The Law Of Psychic Phenomena - online book

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234        THE LAW 0F PSYCHIC PHENOMENA.
It may be said, however, that there was no evidence that the captain was present at the stance; and it may be assumed by some that telepathic communion with his mind was impossible in his absence from the circle. The former supposition is possibly correct, but the latter is not probable, in view of the well-known facts of telepathy. But assuming both to be true, that the captain was absent from the immediate circle, and that the circumstance would prevent telepathic communion with his mind, there still remain two or three other ways of accounting for the phenomenon. In the first place, it is extremely probable that the captain's accounts were kept by a subordinate, who was present, and who, subjectively at least, remembered the account. It is distinctly stated that all the subordinates were present, " from the sailors up to the staff-major." This would necessarily include the one whose duty it was to keep the books. His subjective mind would be just as available as that of the captain for the production of what, in those days, was considered a test case. Again, supposing that the entry of the account was made by the captain's hand, it is extremely probable that some one else had access to the books; and however superficially the knowledge was impressed upon his consciousness, it was forever fixed upon the tablets of his subjective memory, and was instantly available for use when a test case was needed. To those who regard independent clairvoyance as an established principle, or faculty, of the human mind, the explanation is easy; for there would be no difficulty in supposing the mind of the independent clairvoyant to be capable of taking cognizance of all that was to be found in the ship's records.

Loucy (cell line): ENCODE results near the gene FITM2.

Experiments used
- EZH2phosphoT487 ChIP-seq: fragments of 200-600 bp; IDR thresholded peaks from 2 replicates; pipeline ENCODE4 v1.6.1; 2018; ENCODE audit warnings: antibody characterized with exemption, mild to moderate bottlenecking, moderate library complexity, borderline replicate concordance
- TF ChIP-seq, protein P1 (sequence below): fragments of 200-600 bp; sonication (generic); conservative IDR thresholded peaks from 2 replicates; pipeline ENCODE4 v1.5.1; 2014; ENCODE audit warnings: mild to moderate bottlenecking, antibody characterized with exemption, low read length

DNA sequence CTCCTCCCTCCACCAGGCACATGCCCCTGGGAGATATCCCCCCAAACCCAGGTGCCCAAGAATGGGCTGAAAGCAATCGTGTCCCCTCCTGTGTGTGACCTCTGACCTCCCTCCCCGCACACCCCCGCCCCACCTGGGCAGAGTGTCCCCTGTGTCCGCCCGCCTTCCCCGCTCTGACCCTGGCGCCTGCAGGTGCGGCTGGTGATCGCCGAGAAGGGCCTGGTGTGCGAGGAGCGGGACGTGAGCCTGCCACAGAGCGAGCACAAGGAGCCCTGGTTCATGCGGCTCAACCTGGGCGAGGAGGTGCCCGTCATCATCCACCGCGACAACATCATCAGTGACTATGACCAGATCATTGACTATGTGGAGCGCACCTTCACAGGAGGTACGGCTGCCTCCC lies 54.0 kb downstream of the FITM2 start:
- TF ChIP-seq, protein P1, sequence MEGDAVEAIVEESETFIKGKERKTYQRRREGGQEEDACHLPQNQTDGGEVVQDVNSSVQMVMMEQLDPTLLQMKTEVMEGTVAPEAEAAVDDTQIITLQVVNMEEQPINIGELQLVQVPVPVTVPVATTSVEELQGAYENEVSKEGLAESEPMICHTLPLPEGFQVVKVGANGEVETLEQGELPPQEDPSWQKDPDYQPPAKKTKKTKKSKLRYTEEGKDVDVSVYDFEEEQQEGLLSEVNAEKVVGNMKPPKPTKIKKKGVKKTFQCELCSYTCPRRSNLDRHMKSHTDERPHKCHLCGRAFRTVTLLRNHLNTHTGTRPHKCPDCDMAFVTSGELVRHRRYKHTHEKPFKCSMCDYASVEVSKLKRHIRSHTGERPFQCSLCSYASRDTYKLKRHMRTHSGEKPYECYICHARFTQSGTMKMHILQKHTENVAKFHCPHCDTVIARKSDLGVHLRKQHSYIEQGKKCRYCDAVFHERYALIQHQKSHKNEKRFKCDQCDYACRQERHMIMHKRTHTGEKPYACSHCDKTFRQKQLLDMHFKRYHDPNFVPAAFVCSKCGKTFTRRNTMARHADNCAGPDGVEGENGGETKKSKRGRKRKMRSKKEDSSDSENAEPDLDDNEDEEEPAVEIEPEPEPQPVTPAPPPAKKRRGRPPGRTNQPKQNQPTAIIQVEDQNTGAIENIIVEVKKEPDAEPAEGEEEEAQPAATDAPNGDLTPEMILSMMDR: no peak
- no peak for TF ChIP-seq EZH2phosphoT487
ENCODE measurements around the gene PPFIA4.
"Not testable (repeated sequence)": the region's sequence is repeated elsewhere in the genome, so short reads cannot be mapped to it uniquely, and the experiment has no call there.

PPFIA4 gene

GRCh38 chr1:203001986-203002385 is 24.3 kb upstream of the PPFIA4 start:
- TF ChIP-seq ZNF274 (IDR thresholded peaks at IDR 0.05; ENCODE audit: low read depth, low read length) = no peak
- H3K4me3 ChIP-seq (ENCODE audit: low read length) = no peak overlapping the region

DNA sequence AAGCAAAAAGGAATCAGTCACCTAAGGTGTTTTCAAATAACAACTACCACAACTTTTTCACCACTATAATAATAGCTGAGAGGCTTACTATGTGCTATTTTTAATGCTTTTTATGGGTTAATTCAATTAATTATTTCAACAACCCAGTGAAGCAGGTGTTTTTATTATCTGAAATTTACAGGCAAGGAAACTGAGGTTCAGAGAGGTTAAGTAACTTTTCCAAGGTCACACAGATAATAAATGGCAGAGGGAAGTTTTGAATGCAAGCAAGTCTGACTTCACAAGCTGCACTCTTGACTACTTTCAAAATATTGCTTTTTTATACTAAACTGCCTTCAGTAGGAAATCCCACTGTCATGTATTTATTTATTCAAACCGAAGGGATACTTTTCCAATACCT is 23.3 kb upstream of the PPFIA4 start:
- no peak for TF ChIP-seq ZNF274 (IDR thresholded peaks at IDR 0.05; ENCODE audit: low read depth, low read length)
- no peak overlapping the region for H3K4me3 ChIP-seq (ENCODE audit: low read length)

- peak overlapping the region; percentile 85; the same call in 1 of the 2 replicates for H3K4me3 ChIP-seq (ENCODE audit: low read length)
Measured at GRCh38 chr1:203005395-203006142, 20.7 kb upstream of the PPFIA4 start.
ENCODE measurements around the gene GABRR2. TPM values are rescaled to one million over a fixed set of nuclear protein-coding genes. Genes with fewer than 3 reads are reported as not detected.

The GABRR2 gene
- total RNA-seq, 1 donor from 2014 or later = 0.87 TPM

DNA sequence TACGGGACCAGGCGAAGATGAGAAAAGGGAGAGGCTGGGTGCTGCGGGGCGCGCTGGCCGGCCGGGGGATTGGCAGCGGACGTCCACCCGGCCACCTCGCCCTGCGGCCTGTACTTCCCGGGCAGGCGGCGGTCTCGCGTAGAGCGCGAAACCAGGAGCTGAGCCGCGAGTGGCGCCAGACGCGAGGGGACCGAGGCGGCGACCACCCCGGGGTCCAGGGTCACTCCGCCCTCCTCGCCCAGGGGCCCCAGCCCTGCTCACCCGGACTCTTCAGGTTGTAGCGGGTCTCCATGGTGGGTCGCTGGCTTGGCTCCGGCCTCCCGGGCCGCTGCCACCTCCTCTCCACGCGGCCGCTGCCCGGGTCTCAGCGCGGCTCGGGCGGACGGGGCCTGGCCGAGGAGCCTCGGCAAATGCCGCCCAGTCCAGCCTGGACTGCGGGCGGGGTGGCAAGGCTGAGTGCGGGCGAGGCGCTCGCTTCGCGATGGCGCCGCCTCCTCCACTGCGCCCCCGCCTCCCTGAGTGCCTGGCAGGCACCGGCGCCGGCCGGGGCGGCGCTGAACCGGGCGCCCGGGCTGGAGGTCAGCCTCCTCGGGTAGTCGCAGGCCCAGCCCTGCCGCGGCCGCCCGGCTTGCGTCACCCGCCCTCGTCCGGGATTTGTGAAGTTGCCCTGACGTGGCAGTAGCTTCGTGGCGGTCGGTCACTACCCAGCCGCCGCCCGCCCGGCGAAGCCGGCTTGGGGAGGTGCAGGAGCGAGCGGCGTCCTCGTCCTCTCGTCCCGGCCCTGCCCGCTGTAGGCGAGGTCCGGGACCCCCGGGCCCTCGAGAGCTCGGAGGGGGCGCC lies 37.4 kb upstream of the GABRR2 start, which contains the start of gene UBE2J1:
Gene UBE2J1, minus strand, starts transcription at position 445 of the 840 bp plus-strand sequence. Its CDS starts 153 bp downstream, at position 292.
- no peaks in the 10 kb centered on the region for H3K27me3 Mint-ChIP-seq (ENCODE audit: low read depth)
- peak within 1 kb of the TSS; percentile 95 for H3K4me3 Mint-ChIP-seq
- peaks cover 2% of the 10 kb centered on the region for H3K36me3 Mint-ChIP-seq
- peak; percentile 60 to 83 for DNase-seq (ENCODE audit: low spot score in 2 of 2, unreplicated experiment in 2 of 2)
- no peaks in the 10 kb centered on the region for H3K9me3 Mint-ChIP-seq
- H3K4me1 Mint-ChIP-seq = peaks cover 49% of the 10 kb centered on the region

It is extremely improbable, however, that any third party figured in the transaction, or that it is necessary to assume that any third party knew of the loan. It is sufficient to know that the captain was aboard the ship, and that everyone on the vessel was necessarily en rapport with him. Besides, if any one in the circle was in telepathic rapport with the captain, it would be an all-sufficient explanation of the phenomenon; for it is well known that specific infor-